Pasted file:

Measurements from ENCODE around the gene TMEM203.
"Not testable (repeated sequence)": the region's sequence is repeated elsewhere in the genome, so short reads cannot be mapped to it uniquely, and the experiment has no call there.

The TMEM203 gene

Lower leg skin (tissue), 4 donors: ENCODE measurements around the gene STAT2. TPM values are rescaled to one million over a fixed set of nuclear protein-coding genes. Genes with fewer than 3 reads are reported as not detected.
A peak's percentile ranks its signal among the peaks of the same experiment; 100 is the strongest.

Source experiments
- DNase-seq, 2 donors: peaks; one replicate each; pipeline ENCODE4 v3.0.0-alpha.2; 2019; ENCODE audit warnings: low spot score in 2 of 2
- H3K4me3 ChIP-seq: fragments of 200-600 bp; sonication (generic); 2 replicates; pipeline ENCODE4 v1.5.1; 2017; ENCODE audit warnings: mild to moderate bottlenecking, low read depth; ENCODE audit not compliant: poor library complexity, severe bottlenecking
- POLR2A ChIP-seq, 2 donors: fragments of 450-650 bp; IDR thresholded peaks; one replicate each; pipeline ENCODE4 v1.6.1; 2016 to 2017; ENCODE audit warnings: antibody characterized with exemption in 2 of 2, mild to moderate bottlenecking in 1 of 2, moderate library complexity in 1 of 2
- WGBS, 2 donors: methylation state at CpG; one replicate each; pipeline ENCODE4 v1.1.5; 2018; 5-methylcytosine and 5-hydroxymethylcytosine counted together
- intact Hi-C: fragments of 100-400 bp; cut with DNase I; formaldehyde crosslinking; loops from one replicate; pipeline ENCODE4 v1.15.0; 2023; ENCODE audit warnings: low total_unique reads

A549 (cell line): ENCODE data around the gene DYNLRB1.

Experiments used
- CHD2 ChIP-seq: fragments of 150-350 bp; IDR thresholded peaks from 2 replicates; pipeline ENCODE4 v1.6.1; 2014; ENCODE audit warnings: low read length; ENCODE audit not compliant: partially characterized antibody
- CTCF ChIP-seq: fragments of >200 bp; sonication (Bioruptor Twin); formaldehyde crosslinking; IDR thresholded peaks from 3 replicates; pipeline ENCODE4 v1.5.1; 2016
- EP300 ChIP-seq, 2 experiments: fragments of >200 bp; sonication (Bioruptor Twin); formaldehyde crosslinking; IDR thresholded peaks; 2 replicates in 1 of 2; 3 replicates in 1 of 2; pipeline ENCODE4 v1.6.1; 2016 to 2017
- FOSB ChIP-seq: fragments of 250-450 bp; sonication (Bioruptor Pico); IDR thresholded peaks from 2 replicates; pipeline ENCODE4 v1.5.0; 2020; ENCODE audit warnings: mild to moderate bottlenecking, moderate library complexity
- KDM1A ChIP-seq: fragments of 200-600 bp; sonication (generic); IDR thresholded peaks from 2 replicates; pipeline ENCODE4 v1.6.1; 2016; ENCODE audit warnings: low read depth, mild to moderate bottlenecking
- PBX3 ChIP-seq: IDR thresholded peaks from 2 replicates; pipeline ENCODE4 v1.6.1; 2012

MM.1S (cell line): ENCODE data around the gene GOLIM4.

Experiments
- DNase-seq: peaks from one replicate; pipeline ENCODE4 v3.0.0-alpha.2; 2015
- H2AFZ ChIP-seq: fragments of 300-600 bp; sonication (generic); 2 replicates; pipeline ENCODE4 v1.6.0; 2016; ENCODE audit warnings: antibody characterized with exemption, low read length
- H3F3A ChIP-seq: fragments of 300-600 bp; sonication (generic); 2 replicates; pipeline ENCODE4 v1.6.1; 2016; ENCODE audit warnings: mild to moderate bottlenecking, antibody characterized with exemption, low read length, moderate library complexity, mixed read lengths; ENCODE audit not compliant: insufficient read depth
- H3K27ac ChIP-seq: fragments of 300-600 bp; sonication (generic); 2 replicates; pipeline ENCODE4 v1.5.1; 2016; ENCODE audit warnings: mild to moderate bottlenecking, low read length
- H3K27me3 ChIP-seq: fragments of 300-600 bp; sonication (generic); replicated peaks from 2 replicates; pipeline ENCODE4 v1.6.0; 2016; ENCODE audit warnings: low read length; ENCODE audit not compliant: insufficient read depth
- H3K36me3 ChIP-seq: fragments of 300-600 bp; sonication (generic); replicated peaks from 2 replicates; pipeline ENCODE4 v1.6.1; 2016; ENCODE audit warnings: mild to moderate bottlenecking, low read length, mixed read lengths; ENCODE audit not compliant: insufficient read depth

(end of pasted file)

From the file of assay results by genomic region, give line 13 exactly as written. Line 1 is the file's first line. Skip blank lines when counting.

Experiments used